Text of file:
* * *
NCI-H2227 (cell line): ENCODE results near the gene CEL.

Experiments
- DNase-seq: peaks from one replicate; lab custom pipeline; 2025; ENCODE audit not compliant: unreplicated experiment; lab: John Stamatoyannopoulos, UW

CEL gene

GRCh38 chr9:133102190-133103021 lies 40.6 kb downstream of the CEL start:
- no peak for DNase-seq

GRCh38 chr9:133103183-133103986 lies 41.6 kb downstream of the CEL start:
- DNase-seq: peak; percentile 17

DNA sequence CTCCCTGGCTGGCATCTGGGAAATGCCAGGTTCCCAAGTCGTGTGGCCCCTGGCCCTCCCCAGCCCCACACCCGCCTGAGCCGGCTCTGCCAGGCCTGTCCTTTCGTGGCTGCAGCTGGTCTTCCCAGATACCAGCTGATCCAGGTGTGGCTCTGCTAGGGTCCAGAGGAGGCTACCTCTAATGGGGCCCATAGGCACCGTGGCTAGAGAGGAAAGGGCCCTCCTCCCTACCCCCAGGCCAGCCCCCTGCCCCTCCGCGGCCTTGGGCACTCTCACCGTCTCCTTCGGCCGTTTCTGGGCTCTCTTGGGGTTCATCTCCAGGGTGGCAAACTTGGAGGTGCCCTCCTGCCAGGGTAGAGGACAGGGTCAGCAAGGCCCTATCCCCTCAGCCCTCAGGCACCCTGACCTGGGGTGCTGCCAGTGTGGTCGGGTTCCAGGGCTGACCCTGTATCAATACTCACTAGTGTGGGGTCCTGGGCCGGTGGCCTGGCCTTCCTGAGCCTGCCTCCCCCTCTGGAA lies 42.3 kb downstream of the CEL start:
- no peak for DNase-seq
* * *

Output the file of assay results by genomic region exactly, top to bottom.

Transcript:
NCI-H2227 (cell line): ENCODE results near the gene CEL.

Experiments
- DNase-seq: peaks from one replicate; lab custom pipeline; 2025; ENCODE audit not compliant: unreplicated experiment; lab: John Stamatoyannopoulos, UW

CEL gene

GRCh38 chr9:133102190-133103021 lies 40.6 kb downstream of the CEL start:
- no peak for DNase-seq

GRCh38 chr9:133103183-133103986 lies 41.6 kb downstream of the CEL start:
- DNase-seq: peak; percentile 17

DNA sequence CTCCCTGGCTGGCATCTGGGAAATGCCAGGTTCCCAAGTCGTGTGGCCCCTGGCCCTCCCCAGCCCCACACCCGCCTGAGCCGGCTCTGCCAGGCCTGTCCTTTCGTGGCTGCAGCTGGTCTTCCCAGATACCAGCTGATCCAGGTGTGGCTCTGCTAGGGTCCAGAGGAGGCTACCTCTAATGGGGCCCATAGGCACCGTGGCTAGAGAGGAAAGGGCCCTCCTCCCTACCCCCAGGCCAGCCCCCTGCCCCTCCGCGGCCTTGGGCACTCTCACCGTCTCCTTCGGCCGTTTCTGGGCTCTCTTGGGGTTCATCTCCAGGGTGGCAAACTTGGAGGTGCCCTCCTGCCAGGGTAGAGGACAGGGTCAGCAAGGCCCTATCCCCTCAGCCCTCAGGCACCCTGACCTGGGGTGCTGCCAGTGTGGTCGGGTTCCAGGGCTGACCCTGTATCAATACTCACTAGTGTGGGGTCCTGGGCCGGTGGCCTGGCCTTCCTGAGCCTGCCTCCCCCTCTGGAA lies 42.3 kb downstream of the CEL start:
- no peak for DNase-seq